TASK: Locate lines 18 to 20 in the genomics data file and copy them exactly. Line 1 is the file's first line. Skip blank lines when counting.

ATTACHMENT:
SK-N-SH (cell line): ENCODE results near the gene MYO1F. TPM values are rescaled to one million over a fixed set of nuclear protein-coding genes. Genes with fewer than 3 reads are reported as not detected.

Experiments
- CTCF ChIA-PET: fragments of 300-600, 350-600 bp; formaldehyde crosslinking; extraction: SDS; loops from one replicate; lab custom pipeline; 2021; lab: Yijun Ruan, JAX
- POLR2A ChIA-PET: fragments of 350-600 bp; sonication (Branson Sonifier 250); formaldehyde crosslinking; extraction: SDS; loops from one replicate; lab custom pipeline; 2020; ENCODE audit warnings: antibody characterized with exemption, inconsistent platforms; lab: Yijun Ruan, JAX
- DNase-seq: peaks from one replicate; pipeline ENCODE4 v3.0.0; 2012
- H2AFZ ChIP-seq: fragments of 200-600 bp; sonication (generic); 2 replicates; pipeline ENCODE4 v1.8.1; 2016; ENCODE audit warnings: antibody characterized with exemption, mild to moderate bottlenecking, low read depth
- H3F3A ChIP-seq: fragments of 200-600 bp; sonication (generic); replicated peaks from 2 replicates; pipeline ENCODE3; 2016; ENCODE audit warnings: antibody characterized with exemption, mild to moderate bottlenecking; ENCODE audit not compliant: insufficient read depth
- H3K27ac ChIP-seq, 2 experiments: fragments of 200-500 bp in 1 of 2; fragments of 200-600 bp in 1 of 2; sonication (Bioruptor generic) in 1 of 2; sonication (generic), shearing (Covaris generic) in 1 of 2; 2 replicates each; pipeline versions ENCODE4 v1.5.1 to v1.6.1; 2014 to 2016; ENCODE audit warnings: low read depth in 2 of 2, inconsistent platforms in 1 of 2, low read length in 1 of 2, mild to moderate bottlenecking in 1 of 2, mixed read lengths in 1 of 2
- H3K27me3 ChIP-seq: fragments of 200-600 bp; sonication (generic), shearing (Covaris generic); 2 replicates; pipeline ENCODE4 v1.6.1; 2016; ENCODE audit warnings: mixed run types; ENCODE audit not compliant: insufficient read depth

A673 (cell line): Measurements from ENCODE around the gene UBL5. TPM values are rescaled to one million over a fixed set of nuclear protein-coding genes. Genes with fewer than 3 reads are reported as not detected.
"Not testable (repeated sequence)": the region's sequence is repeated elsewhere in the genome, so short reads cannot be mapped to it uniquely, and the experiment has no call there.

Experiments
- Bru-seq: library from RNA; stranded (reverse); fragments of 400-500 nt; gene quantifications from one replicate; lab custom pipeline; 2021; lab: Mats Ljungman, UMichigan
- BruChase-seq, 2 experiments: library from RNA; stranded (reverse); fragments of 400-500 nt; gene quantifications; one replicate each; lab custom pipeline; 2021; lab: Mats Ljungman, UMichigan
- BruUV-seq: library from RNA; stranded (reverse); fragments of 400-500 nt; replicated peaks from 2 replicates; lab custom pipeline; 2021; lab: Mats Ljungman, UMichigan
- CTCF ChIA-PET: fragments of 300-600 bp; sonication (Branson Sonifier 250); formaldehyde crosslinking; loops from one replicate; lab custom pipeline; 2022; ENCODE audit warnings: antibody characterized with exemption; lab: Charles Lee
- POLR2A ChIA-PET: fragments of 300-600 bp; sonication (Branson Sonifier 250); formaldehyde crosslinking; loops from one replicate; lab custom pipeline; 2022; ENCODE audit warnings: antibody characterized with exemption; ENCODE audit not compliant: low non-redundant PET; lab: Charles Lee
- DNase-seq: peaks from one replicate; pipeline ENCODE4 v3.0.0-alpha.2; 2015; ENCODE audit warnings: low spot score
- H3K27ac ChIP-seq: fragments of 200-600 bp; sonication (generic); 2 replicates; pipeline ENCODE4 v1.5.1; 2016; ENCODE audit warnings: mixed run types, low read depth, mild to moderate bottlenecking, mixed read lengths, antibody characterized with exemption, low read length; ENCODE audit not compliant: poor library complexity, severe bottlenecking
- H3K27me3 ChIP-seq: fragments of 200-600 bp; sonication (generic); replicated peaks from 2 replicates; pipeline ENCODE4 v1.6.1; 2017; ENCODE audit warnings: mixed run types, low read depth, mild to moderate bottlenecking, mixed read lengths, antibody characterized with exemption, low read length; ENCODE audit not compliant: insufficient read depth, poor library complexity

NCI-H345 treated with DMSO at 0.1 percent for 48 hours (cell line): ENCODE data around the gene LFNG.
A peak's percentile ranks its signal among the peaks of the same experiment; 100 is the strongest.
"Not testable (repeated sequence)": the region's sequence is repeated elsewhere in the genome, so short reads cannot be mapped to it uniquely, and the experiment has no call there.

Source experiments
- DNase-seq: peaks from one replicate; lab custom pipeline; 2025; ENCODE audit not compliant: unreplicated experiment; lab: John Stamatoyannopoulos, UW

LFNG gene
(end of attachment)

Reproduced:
- DNase-seq: peaks from one replicate; pipeline ENCODE4 v3.0.0-alpha.2; 2015; ENCODE audit warnings: low spot score
- H3K27ac ChIP-seq: fragments of 200-600 bp; sonication (generic); 2 replicates; pipeline ENCODE4 v1.5.1; 2016; ENCODE audit warnings: mixed run types, low read depth, mild to moderate bottlenecking, mixed read lengths, antibody characterized with exemption, low read length; ENCODE audit not compliant: poor library complexity, severe bottlenecking
- H3K27me3 ChIP-seq: fragments of 200-600 bp; sonication (generic); replicated peaks from 2 replicates; pipeline ENCODE4 v1.6.1; 2017; ENCODE audit warnings: mixed run types, low read depth, mild to moderate bottlenecking, mixed read lengths, antibody characterized with exemption, low read length; ENCODE audit not compliant: insufficient read depth, poor library complexity